Having a hot bath could reduce your risk of heart disease

Whether you’re a soak-with-scented-candles kind of bather or prefer a quick dip, you’ve probably already noticed that you feel better after a bath. Now a new study has shown that the benefits of a trip to the tub aren’t just psychological – it really could benefit your body too.

Scientists at Ehime University in Japan spent five years considering case studies of more than 800 adults between the ages of 55 and 77, looking at factors such as how often they took a hot bath, how long they stayed in it, and the temperature of the water.

Over five years, they monitored the participants’ health, and found that those who had hot baths five times a week or more had less fatty deposits building up in their arteries, a factor which could reduce their risk of heart disease.

Those included in this group kept their water at 41°C or more, and bathed for an average time of 12 minutes – doable for most people, even if you’re on a tight schedule.

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However, the results weren’t entirely conclusive – the researchers didn’t look into why the hot baths appeared to be connected to heart disease, leading Professor Jeremy Pearson, associate medical director at the British Heart Foundation, to issue some words of caution.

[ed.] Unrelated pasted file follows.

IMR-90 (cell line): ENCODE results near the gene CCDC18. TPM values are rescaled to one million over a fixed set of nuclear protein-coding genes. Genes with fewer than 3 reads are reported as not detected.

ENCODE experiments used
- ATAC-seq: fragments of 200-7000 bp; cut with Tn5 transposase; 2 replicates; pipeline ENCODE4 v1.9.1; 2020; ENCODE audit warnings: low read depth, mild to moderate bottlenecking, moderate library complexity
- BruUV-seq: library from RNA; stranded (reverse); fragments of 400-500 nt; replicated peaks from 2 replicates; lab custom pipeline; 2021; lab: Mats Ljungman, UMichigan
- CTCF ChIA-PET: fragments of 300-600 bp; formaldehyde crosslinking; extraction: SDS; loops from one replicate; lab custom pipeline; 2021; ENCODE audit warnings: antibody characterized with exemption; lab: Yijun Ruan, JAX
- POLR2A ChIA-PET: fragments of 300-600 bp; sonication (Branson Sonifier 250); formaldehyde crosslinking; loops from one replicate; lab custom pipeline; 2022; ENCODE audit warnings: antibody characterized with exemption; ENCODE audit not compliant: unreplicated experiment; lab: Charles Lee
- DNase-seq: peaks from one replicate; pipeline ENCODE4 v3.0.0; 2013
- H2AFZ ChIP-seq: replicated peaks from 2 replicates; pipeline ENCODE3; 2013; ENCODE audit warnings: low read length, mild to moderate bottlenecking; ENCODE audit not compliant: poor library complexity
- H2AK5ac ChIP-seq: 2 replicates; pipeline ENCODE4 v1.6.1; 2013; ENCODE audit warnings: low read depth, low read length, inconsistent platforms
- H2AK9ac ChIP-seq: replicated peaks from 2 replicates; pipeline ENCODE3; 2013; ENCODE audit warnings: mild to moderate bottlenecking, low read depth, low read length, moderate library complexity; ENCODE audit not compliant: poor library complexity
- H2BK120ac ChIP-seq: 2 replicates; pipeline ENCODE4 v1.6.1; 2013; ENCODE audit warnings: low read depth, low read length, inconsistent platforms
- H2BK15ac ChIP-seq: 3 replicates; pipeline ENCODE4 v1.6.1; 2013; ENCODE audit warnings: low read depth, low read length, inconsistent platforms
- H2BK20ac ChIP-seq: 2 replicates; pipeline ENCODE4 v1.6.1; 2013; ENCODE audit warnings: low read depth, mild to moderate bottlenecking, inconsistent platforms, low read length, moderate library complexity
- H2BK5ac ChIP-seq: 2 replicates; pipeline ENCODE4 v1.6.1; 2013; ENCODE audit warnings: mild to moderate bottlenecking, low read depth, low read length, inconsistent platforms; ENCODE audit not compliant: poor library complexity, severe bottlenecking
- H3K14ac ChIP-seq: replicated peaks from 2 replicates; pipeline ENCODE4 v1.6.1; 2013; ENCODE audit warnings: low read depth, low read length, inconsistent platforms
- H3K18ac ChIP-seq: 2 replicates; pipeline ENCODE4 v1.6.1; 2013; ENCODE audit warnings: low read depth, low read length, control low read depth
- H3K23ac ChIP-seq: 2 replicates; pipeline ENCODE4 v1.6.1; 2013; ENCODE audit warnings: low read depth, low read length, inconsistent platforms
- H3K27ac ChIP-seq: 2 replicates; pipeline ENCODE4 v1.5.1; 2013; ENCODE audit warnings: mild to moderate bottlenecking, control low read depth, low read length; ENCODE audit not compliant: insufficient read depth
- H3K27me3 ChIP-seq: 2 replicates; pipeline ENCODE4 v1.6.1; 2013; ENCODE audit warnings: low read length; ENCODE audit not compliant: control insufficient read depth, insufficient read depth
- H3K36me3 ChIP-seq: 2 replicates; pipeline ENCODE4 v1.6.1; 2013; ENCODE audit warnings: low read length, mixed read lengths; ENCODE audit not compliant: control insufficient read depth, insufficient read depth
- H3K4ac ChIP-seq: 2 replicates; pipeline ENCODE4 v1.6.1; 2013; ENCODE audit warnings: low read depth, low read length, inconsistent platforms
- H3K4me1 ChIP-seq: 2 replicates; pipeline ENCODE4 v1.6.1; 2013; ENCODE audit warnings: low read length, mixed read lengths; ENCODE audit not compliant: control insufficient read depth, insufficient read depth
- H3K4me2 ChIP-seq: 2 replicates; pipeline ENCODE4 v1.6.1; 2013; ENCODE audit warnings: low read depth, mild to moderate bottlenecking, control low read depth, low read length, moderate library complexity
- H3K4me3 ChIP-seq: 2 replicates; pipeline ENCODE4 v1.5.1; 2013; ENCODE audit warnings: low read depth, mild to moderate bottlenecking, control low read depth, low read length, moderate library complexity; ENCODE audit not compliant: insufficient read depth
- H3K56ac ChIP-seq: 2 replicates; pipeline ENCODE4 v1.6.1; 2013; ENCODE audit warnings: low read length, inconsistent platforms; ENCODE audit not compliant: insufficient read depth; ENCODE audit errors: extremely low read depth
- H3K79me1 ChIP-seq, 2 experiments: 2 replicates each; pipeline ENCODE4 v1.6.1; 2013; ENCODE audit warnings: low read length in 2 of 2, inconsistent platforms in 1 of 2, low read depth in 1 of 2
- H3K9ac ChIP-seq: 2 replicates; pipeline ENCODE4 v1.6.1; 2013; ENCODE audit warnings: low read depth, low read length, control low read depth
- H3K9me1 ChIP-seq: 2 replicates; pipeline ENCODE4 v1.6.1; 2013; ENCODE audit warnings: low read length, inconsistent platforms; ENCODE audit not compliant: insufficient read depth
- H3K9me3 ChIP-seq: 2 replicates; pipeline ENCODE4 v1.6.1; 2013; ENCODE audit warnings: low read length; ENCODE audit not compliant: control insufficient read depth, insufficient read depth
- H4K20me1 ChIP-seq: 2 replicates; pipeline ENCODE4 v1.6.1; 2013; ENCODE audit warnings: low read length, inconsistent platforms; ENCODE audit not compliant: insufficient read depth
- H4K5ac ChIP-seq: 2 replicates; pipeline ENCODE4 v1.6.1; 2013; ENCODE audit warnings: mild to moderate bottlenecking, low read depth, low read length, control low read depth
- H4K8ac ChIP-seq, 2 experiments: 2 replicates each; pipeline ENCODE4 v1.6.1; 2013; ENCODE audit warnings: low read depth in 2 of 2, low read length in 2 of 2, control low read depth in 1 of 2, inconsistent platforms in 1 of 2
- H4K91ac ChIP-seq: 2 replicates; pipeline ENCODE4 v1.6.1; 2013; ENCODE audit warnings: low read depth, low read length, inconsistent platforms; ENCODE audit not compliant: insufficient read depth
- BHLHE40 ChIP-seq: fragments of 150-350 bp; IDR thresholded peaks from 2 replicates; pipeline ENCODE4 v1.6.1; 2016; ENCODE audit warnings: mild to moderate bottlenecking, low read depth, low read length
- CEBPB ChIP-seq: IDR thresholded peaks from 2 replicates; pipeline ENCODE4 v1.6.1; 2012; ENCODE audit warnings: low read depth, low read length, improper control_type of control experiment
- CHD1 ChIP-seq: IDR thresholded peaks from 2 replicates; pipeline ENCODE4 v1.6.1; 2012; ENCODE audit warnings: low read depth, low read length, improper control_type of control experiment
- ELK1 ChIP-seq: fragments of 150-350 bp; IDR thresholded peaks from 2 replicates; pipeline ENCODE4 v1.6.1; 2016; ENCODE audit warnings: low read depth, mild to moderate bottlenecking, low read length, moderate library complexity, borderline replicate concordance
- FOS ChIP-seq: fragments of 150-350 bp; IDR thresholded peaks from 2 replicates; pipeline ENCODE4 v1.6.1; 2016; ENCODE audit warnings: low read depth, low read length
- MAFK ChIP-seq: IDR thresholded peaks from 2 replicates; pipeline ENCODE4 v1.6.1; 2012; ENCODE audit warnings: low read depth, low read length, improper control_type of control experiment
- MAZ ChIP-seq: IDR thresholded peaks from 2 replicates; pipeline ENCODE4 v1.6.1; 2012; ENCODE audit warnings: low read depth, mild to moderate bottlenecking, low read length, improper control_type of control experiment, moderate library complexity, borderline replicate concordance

‘This is just an observation and might be related to other lifestyle factors, such as people who have regular baths may also be more likely to live a low-stress lifestyle, or have a healthier diet,’ he noted. ‘Far more research is needed to understand the link before doctors start prescribing a hot bath to the elderly.’

For some people – for instance, if you have low blood pressure – taking a very hot bath can be inadvisable, so it’s important to consult your doctor before embarking on a five-day-a-week hot bath regime.

However, if you already take hot baths regularly, reduced risk of heart disease could be an added benefit to your usual routine. Plus, previous studies have shown that taking a hot bath can burn as many calories as a 30 minute walk – so if it’s a case of less time in the gym, more time in the bath, count us well and truly in…